by Staff Report
10/9/2015 - JOINT BASE Elmendorf-Richardson, Alaska -- JOINT
BASE Elmendorf-Richardson, Alaska. -- It's illegal to use, possess,
grow, manufacture, and distribute marijuana on Joint Base
Elmendorf-Richardson. The new Alaska state law doesn't change that.
Federal law takes precedence over state law. While the passage of the
February 24, 2015 Alaska State Ballot Measure 2 makes it legal under
certain circumstances for state residents over the age of 21 to possess
up to an ounce of marijuana; it's still illegal to use, possess, grow,
manufacture or distribute the drug on any military installation.
Service members must understand the U.S. Armed Forces have a
zero-tolerance policy on illegal drugs and that using or possessing
marijuana on or off base is illegal.
Article 112a of the Uniform Code of Military Justice remains unchanged
for all service members, including Reservists. Article 112a
specifically prohibits service members from using, possessing,
manufacturing, or distributing marijuana under any circumstances, in any
location, at any time, regardless of state or local laws. Article 112a
further prohibits the introduction of marijuana (along with all other
controlled substances) into an installation, vessel, vehicle, or
aircraft used by or under the control of the U.S. Armed Forces,
regardless of state and local laws.
Since the passage of Measure 2, the JBER Law Enforcement office has
received many calls from service members and family members asking about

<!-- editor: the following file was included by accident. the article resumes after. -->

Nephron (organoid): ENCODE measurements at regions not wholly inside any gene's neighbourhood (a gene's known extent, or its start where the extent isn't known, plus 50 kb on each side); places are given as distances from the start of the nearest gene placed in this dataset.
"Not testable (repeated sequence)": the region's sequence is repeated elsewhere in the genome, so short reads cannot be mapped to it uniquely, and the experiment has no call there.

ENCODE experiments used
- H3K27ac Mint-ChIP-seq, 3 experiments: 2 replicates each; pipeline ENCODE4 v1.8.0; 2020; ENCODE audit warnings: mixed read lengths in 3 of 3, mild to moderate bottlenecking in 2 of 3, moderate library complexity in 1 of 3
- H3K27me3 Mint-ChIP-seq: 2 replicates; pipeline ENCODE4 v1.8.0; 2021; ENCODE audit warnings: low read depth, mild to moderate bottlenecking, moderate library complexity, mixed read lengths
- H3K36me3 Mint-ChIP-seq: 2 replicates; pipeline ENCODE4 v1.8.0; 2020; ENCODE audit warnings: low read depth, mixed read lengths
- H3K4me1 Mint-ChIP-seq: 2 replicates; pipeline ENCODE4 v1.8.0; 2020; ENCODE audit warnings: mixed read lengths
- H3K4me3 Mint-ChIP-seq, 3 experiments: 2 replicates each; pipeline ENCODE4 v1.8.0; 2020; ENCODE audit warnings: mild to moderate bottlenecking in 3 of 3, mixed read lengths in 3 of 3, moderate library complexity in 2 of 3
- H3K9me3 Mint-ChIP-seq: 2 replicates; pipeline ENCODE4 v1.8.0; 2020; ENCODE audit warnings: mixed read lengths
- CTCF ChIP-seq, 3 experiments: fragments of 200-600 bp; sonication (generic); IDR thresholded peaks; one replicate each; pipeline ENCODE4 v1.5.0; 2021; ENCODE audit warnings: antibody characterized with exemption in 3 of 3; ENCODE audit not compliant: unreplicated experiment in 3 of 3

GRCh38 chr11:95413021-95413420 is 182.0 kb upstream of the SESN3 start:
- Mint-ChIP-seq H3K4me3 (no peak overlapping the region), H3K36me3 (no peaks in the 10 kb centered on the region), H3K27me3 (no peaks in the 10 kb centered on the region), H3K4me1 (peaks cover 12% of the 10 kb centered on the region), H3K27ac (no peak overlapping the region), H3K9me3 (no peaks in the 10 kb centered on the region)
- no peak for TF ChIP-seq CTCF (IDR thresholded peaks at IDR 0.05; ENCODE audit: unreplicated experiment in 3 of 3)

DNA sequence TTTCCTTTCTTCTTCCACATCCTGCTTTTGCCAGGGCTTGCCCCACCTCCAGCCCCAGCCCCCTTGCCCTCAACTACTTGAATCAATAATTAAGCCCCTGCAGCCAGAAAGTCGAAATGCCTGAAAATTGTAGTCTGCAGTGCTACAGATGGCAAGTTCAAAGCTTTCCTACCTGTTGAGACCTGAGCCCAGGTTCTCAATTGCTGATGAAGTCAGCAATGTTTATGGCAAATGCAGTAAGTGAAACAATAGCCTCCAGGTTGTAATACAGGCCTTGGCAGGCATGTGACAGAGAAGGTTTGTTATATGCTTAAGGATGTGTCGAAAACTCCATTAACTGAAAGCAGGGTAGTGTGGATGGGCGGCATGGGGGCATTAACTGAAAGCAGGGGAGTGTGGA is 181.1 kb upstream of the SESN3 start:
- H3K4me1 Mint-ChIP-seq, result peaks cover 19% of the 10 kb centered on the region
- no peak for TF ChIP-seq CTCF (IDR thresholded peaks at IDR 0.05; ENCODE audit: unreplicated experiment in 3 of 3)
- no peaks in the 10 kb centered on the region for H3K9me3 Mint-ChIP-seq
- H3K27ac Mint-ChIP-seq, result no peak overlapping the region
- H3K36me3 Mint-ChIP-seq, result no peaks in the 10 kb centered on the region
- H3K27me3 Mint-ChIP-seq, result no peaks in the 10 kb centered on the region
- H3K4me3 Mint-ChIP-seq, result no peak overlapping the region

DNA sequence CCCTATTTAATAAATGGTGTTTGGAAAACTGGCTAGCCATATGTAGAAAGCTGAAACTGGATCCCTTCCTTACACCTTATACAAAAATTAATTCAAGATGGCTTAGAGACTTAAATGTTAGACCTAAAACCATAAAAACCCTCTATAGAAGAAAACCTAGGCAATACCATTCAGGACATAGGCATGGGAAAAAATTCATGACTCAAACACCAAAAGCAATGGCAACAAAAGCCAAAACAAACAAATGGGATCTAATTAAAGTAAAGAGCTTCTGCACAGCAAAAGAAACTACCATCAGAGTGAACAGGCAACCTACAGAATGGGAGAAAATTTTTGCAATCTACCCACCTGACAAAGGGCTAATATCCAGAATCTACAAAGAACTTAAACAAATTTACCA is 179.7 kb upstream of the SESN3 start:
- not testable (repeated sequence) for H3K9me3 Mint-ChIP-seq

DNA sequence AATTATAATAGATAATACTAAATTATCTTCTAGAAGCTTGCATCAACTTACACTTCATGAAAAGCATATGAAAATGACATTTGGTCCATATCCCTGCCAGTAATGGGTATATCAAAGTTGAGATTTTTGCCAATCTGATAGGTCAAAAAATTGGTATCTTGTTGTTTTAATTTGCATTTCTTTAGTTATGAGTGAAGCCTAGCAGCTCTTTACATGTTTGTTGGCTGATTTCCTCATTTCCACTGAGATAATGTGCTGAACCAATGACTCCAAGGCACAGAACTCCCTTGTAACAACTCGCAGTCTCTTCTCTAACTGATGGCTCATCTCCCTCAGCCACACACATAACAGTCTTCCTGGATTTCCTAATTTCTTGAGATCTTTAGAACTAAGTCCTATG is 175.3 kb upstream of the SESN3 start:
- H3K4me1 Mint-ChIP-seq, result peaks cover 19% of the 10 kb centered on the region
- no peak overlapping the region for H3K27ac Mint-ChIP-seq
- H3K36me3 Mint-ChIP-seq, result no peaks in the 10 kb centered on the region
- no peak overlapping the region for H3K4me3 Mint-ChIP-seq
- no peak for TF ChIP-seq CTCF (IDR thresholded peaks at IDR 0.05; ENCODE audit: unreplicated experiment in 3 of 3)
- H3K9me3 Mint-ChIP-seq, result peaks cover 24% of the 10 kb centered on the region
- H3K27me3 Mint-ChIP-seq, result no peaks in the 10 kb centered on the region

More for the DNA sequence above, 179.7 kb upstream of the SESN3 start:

the new Alaska state law and its impact on them.
According to Col. Brian Bruckbauer, JBER 673 ABW/CC, the most common
questions are: Now that marijuana is legal in Alaska, how does that
apply to dependents or service members off base? Can we smoke marijuana
in on-base quarters? And if a dependent or guest uses marijuana
off-base, and then comes on base, is that OK?
To answer the first question, The Department of Defense has not changed
its policy regarding marijuana use. For DOD personnel its use is illegal
wherever you are; service members are still subject to the UCMJ and all
penalties still apply.
Commanders may take disciplinary action against service members for
violating Article 112a regardless of the legality of the behavior in the
location in which the behavior occurs.
It's still illegal to use marijuana anywhere on federal property and that includes military housing and barracks.
Service members, family members, employees, contractors and visitors
should not try to use the new Alaska State law as an excuse for bringing
or using marijuana on JBER.
Under federal law, it remains illegal for anyone to use, possess, grow
or distribute marijuana on base, regardless of Alaska state law.
Dependents, employees, contractors, and visitors will be subject to
prosecution for marijuana-related offenses that occur on JBER, including
in on-base quarters.
Regarding the question of military dependents and guests using marijuana
off base and then coming on the installation, it's illegal to drive
under the influence of marijuana.
If dependents or guests choose to use marijuana, it's in their system,
if they drive on federal property, they can be charged with driving
under the influence in U.S. Federal Court.
If, however, a military dependent or visitor uses marijuana off-base and
then comes on base with it in their system, that's allowable as long as
they are not driving and are not in possession of it.